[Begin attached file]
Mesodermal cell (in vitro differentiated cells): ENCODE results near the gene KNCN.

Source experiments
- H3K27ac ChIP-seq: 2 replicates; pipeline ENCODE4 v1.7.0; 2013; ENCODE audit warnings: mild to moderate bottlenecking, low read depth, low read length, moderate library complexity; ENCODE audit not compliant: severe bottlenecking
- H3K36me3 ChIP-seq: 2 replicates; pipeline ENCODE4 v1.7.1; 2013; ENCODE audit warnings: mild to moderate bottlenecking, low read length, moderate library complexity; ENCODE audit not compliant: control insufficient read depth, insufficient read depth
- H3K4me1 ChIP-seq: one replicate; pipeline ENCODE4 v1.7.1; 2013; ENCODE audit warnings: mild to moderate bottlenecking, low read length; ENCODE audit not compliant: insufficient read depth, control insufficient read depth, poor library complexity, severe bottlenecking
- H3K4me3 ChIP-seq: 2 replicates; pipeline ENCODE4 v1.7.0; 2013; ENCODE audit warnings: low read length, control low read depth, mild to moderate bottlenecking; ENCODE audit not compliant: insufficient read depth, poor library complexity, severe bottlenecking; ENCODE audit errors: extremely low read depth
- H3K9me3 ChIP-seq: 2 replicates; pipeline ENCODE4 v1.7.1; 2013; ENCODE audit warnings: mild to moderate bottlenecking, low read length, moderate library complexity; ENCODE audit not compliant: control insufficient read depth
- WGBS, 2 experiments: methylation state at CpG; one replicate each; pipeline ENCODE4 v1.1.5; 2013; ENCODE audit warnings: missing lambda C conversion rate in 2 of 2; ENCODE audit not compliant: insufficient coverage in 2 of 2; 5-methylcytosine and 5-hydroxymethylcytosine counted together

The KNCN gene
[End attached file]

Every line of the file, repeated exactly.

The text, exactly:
Mesodermal cell (in vitro differentiated cells): ENCODE results near the gene KNCN.

Source experiments
- H3K27ac ChIP-seq: 2 replicates; pipeline ENCODE4 v1.7.0; 2013; ENCODE audit warnings: mild to moderate bottlenecking, low read depth, low read length, moderate library complexity; ENCODE audit not compliant: severe bottlenecking
- H3K36me3 ChIP-seq: 2 replicates; pipeline ENCODE4 v1.7.1; 2013; ENCODE audit warnings: mild to moderate bottlenecking, low read length, moderate library complexity; ENCODE audit not compliant: control insufficient read depth, insufficient read depth
- H3K4me1 ChIP-seq: one replicate; pipeline ENCODE4 v1.7.1; 2013; ENCODE audit warnings: mild to moderate bottlenecking, low read length; ENCODE audit not compliant: insufficient read depth, control insufficient read depth, poor library complexity, severe bottlenecking
- H3K4me3 ChIP-seq: 2 replicates; pipeline ENCODE4 v1.7.0; 2013; ENCODE audit warnings: low read length, control low read depth, mild to moderate bottlenecking; ENCODE audit not compliant: insufficient read depth, poor library complexity, severe bottlenecking; ENCODE audit errors: extremely low read depth
- H3K9me3 ChIP-seq: 2 replicates; pipeline ENCODE4 v1.7.1; 2013; ENCODE audit warnings: mild to moderate bottlenecking, low read length, moderate library complexity; ENCODE audit not compliant: control insufficient read depth
- WGBS, 2 experiments: methylation state at CpG; one replicate each; pipeline ENCODE4 v1.1.5; 2013; ENCODE audit warnings: missing lambda C conversion rate in 2 of 2; ENCODE audit not compliant: insufficient coverage in 2 of 2; 5-methylcytosine and 5-hydroxymethylcytosine counted together

The KNCN gene